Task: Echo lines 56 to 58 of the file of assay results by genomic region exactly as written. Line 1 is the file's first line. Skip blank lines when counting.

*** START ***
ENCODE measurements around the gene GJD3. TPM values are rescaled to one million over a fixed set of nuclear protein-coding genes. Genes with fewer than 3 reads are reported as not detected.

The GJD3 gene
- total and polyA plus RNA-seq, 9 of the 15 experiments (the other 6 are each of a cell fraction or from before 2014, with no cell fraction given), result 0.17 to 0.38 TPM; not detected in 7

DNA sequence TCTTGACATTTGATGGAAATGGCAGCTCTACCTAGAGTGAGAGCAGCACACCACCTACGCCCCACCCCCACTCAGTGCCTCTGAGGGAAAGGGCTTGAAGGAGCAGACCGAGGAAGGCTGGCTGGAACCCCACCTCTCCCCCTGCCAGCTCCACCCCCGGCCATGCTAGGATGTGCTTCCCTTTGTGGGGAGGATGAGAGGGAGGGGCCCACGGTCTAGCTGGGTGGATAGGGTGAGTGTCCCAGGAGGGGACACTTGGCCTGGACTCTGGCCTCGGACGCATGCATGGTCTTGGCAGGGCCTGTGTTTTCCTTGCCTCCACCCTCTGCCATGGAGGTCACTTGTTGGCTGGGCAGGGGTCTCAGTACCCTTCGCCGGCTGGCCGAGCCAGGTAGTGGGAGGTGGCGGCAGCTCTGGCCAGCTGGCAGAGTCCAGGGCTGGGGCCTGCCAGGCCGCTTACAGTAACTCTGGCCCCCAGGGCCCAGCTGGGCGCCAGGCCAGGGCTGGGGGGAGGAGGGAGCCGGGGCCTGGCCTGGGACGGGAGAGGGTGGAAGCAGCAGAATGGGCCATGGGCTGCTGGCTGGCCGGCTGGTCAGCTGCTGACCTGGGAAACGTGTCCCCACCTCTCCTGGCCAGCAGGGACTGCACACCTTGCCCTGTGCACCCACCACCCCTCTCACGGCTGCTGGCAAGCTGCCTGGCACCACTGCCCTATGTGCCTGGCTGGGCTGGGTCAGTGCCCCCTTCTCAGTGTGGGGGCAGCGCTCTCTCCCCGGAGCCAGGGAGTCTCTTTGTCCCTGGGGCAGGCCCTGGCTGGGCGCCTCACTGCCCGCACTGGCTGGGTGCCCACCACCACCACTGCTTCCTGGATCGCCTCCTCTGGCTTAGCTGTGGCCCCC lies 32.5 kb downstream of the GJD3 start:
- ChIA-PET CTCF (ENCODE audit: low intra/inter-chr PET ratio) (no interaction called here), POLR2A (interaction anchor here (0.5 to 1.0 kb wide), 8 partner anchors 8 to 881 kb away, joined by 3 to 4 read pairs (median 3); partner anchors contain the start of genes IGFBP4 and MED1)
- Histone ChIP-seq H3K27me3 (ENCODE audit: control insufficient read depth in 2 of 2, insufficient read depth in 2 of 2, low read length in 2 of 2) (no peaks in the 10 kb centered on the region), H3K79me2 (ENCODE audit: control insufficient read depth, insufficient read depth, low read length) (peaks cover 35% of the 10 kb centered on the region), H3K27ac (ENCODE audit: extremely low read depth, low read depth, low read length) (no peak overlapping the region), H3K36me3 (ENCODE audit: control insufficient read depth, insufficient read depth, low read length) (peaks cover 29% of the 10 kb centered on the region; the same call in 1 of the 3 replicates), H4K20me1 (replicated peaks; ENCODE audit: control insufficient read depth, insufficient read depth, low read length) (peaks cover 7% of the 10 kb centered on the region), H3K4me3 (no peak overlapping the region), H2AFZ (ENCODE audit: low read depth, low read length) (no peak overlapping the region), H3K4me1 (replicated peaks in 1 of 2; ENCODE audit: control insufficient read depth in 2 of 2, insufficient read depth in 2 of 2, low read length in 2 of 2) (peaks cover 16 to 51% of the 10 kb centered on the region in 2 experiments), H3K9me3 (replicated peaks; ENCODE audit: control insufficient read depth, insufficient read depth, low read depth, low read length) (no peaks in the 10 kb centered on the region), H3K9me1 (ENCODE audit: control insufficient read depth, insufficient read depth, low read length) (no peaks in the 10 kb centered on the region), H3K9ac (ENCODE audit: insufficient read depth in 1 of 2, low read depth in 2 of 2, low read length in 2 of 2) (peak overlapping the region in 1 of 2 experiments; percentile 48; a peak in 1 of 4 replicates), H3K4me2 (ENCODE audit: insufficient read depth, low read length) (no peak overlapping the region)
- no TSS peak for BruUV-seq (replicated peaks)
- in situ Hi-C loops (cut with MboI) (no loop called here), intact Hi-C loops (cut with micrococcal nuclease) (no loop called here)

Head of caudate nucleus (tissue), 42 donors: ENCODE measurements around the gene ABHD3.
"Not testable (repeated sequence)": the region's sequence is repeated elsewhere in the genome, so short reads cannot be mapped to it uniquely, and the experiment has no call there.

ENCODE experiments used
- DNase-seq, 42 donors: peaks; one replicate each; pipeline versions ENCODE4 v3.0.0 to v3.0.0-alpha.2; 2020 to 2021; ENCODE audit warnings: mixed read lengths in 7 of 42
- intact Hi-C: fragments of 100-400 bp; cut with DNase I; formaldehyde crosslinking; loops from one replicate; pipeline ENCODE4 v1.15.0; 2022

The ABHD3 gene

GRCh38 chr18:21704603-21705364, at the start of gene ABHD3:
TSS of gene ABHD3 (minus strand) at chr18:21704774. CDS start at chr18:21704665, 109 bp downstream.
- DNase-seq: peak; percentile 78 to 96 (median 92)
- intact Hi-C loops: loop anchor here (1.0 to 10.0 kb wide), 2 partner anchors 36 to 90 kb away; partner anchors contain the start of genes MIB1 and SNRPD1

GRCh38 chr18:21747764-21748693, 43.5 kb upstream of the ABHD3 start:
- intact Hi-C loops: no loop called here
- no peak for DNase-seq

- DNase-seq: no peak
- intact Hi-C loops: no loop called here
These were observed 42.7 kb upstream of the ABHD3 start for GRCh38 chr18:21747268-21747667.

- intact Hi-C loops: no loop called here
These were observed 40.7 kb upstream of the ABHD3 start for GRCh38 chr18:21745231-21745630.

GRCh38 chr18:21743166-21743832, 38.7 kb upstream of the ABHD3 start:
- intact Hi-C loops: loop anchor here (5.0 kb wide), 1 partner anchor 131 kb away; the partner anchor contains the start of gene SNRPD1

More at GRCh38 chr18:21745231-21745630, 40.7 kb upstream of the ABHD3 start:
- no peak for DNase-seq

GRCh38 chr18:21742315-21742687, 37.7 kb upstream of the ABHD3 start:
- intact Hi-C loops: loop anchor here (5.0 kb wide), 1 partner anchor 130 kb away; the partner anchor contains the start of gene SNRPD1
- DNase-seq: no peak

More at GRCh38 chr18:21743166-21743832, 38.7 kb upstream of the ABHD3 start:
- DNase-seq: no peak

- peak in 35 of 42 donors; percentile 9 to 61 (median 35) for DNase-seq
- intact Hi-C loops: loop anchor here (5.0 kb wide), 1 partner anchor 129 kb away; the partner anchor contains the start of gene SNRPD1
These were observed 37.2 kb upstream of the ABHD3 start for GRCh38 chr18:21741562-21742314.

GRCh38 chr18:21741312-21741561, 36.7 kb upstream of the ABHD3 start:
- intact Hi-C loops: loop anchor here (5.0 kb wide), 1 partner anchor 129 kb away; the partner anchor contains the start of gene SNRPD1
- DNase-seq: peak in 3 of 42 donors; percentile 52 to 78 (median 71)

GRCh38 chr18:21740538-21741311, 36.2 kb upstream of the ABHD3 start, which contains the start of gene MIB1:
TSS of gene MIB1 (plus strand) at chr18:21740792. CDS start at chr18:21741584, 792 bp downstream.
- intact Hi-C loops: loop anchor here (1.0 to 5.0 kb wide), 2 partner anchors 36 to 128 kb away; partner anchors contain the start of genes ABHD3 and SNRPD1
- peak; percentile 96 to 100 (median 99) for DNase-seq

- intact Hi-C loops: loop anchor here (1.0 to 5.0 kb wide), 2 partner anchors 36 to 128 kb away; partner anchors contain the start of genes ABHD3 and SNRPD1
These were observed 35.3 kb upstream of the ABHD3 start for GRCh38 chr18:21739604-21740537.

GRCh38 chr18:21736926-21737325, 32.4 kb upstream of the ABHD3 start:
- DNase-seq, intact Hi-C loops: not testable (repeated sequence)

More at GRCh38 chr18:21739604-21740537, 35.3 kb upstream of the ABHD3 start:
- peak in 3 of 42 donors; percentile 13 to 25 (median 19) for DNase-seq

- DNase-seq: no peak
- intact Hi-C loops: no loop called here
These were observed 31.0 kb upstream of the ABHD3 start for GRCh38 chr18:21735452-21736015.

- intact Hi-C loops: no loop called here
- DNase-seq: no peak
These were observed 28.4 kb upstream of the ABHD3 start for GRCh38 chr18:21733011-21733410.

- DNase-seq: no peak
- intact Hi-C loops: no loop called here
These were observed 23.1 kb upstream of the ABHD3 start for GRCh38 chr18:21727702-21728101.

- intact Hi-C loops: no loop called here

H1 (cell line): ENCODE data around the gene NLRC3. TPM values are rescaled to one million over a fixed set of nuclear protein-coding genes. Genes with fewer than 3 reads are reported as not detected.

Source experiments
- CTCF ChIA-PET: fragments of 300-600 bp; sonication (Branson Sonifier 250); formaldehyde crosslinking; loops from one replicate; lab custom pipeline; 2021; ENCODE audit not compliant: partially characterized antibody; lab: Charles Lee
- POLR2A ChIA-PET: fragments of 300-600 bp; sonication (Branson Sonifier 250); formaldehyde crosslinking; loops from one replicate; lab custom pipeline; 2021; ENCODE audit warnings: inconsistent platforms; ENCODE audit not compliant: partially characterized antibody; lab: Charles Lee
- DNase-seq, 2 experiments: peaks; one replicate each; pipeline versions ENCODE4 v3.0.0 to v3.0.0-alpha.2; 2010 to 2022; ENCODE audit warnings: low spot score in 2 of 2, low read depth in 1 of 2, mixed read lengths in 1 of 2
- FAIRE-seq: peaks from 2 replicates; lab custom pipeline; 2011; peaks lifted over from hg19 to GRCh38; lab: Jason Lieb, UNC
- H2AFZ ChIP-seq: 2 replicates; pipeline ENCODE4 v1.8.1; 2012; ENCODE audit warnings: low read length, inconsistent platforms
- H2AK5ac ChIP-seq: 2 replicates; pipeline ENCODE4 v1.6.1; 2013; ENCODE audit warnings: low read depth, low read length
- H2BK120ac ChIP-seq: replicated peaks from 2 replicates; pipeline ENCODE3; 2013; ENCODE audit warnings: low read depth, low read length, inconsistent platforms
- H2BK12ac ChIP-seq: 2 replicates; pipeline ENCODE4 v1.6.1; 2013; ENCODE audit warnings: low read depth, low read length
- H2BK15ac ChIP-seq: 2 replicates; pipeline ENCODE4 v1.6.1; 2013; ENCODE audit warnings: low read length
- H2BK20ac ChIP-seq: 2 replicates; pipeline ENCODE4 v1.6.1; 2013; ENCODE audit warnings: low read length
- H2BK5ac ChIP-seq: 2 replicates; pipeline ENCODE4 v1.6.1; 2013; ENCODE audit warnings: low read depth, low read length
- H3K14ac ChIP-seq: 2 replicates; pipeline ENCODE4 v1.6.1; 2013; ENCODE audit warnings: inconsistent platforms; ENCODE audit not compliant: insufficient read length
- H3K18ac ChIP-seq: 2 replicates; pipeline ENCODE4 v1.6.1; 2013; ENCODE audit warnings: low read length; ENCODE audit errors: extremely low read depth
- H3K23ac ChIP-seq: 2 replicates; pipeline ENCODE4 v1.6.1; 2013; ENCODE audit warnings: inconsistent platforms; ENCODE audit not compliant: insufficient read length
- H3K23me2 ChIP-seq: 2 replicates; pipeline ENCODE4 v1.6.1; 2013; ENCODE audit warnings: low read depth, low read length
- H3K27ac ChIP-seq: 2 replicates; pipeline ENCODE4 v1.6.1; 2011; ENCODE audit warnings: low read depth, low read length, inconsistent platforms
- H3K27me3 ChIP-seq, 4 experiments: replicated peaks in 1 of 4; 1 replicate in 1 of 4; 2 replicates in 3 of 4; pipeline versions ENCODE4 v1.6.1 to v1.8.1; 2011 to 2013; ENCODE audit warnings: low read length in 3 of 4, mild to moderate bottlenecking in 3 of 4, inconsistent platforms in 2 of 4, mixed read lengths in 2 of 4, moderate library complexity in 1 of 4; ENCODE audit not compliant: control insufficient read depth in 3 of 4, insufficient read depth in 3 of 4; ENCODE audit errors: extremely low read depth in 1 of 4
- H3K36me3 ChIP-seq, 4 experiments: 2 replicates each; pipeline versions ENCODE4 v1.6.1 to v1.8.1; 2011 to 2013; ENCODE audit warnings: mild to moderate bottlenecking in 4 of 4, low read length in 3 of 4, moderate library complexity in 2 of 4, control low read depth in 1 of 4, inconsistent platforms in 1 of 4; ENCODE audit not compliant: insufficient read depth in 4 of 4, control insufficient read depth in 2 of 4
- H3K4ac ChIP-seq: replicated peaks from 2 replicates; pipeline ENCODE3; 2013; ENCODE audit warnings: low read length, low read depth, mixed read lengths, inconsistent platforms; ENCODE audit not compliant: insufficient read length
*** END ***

- DNase-seq: no peak
These were observed 28.4 kb upstream of the ABHD3 start for GRCh38 chr18:21733011-21733410.

- DNase-seq: no peak